Judge Denies Release of Coast Guard Lieutenant Accused of Threats

Law enforcement sources told NBC News the feds caught on to Lt. Christopher Paul Hasson because of searches made on his work computer

A Coast Guard lieutenant accused of being a white supremacist who stockpiled guns and compiled a target list of prominent Democrats will remain detained in federal custody after his arrest.

Federal Magistrate Judge Charles Day ordered 49-year-old Christopher Paul Hasson held Thursday but said he might be willing to reconsider later if the government hasn't charged him with more serious crimes in the next two weeks.

The U.S Attorney for Maryland, Robert Hur, told reporters outside the courthouse Thursday that the sheer number and force of the weapons recovered from Hasson's residence, coupled with the disturbing nature of his writings, "appear to reflect a very significant threat to the safety of our community," particularly given the position of trust that Hasson held with the U.S. government.

Hasson's defense attorney said the government made a histrionic characterization by filing inflammatory document to attract media attention and pressure the court to assure detention. His lawyer said Hasson is not a danger to the community, has no criminal record, has served the military for 28 years and is a good husband and father who should be with his family pending trial.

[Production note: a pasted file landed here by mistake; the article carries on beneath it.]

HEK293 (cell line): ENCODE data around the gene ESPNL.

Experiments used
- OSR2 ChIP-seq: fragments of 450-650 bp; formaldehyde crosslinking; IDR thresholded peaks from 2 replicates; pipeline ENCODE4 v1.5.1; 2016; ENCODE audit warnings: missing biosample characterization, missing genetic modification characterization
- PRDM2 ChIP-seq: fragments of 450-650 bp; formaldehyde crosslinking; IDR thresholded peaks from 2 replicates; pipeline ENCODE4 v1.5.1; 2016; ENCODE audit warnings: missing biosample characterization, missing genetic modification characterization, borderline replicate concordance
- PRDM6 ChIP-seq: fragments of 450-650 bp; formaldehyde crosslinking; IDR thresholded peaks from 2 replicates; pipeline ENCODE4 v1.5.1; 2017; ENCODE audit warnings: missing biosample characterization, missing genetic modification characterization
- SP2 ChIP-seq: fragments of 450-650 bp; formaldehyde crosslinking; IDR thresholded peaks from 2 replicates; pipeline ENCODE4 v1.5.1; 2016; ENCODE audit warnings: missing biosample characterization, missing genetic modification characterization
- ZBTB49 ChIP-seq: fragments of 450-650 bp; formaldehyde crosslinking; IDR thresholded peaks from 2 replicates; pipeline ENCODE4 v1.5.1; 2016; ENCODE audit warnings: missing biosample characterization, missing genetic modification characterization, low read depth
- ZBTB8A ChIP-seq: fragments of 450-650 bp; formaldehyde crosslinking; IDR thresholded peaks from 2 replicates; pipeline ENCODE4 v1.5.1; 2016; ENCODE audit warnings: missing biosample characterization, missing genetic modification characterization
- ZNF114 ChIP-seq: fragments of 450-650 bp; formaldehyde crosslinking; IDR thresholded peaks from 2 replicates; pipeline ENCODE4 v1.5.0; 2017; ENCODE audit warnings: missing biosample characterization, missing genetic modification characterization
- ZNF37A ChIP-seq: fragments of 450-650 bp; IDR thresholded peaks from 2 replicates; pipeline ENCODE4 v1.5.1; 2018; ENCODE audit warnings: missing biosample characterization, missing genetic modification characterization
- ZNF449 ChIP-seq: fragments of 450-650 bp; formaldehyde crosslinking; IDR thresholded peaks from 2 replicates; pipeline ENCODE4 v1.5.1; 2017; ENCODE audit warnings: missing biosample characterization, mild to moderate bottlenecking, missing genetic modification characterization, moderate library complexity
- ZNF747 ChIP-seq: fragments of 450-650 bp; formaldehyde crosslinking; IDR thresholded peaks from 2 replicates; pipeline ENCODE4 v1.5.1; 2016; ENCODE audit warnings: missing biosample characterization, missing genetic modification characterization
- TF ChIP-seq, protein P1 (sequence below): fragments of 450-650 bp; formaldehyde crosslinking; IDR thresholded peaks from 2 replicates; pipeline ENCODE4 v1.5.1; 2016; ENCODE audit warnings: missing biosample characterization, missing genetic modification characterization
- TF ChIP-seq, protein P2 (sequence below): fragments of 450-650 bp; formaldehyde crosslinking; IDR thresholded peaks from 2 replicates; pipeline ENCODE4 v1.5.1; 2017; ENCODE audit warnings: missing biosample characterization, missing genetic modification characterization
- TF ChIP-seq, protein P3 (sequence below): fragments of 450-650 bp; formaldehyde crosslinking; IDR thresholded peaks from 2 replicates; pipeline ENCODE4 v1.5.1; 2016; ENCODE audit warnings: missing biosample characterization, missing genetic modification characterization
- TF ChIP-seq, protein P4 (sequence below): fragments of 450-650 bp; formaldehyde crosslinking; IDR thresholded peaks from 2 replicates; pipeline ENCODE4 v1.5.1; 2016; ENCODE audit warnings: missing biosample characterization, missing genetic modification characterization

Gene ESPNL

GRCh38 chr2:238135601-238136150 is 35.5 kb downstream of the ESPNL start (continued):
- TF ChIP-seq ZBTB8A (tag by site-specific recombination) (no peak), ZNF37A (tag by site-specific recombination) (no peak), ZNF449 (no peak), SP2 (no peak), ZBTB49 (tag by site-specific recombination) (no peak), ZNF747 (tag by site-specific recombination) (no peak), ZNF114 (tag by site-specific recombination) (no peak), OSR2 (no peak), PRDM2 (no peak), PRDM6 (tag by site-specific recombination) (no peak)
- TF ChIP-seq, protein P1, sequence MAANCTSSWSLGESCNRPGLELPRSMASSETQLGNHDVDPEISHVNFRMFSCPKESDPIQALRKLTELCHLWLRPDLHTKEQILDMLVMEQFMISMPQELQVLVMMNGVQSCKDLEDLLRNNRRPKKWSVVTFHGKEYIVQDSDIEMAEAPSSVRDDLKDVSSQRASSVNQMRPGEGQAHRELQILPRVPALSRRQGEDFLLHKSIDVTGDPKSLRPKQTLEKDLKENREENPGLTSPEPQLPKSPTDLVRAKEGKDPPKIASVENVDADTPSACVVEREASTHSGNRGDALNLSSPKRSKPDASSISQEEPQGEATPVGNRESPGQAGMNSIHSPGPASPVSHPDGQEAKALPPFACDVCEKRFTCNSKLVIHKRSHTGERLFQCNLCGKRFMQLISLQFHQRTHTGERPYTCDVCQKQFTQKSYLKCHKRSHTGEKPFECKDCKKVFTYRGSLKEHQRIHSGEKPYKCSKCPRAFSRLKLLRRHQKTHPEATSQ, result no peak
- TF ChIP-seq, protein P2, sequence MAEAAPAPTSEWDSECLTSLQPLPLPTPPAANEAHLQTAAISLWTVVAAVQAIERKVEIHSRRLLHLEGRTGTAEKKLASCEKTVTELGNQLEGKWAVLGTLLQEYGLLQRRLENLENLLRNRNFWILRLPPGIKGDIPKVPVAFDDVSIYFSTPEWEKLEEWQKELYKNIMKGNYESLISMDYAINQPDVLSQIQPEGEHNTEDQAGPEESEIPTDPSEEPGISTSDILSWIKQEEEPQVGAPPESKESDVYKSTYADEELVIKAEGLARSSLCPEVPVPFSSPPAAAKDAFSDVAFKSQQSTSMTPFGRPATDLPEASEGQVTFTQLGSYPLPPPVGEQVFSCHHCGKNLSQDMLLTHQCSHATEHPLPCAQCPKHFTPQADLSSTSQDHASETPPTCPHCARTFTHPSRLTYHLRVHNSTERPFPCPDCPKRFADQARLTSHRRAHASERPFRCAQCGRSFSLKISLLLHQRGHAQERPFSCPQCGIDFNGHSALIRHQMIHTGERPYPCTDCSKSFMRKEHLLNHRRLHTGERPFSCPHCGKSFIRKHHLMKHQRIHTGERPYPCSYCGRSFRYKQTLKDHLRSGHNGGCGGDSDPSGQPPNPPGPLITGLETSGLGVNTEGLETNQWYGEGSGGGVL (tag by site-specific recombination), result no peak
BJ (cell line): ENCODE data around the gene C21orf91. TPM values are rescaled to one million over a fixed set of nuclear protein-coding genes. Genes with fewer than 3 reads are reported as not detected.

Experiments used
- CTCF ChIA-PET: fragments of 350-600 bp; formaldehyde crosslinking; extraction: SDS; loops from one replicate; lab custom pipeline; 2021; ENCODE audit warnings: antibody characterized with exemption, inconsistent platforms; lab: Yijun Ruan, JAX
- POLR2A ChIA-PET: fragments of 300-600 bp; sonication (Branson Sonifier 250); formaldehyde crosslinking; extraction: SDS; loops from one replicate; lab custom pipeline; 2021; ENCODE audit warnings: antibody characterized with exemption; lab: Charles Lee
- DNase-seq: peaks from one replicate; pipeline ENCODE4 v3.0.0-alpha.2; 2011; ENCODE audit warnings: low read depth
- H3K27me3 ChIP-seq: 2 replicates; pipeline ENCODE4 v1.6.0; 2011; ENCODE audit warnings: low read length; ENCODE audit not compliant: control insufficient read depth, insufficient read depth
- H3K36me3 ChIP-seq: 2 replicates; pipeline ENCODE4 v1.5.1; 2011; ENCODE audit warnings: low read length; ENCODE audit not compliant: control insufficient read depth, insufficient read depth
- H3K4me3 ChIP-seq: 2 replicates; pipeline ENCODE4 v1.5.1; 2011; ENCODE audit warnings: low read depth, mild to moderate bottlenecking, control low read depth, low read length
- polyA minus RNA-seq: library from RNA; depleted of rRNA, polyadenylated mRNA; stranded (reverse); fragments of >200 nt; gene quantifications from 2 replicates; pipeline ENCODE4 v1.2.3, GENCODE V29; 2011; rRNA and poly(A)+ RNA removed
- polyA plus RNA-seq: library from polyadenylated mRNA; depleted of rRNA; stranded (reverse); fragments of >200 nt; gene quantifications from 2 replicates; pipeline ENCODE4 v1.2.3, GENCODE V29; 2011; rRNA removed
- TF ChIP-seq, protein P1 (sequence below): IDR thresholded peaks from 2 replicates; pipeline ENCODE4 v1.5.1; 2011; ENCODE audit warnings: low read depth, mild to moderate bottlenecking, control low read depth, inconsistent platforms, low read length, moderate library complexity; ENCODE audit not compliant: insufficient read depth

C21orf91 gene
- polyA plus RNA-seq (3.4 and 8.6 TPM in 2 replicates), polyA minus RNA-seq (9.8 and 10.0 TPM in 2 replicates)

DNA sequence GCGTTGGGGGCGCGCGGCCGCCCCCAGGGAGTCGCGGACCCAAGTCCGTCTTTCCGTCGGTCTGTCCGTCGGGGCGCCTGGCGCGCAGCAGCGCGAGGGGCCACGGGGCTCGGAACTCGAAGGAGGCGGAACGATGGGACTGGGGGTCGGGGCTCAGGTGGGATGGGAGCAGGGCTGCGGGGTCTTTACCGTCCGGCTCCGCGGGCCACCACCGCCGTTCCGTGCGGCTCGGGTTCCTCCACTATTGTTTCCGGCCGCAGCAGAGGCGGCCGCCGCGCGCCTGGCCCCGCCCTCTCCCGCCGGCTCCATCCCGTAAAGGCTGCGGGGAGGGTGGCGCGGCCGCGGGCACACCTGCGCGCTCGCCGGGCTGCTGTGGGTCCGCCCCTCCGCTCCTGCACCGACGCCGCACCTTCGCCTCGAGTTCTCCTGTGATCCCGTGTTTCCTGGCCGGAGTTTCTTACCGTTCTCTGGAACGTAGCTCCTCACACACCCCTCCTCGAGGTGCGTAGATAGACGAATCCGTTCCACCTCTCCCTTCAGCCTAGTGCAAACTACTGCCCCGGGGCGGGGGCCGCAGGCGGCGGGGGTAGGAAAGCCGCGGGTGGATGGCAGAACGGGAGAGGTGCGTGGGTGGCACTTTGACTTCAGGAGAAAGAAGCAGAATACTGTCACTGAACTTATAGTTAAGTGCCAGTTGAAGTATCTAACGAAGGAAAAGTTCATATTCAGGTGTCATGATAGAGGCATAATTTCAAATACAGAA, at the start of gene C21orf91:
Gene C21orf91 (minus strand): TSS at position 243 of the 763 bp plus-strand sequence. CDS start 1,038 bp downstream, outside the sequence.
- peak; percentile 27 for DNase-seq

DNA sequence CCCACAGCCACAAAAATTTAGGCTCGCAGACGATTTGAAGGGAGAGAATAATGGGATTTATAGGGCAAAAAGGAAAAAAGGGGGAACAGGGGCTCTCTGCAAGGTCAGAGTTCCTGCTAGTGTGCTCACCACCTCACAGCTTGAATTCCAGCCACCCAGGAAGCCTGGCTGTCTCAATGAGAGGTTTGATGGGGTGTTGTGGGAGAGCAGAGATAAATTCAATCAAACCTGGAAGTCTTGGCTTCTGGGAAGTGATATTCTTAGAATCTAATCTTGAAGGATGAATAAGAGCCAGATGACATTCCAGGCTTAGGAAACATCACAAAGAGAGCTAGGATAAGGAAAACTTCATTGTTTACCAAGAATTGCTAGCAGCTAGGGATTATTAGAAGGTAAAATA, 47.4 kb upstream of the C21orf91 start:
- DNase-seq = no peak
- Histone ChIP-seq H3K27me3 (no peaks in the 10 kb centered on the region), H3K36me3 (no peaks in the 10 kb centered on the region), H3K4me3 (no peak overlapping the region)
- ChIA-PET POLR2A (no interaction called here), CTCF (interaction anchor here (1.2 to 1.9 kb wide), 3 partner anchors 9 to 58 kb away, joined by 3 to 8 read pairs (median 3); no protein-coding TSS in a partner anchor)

Hasson was arrested Friday on gun and drug charges, but prosecutors say those offenses are the "proverbial tip of the iceberg."

In a court filing, prosecutors say Hasson has espoused extremist views for years and drafted an email in which he said he was "dreaming of a way to kill almost every last person on the earth."

In a draft of a letter apparently intended for a known white supremacist leader, Hasson identified himself as a white nationalist for more than 30 years who advocated “focused violence” to create a “white homeland,” according to charging documents.

Prosecutors say federal agents found 15 firearms and more than 1,000 rounds of ammunition inside Hasson's Silver Spring, Maryland, apartment.

Prosecutors wrote Hasson is a domestic terrorist who “intends to murder innocent civilians on a scale rarely seen in this country” and must be detained.

They say internet searches show he was targeting top Democrats and created an Excel spreadsheet list of names, including House Speaker Nancy Pelosi, Senate Minority Leader Chuck Schumer, Sens. Tim Kaine, Elizabeth Warren, Cory Booker, Richard Blumenthal, Kirsten Gillibrand, Kamala Harris, Rep. Alexandria Ocasio-Cortez and former Rep. Beto O’Rourke. The list also included top names in media, like MSNBC’s Chris Hayes and Joe Scarborough and CNN’s Don Lemon.

"I feel very, very confident that our law enforcement at the federal and local levels is on top of these things and making sure all of us whose names were on the list are safe,” Schumer said.

Law enforcement sources told NBC News the feds caught on to Hasson because of searches made on his computer at Coast Guard headquarters in Washington, D.C.

He is accused of searching the following phrases on Google the morning of Jan. 17: “what if trump illegally impeached,” “best place in dc to see congress people,” “where in dc to congress people live,” “civil war if trump impeached” and “social democrats usa.”

His search history also included searches for pro-Russian and neo-fascist literature.

Hasson routinely read portions of a manifesto written by Norwegian mass murderer Anders Behring Breivik that prosecutors said instructs would-be assailants to collect firearms, food, disguises and survival tools, court papers said. Breivik, a right-wing extremist, is serving a 21-year sentence for killing 77 people in a 2011 bomb-and-shooting rampage.

Copyright AP - Associated Press
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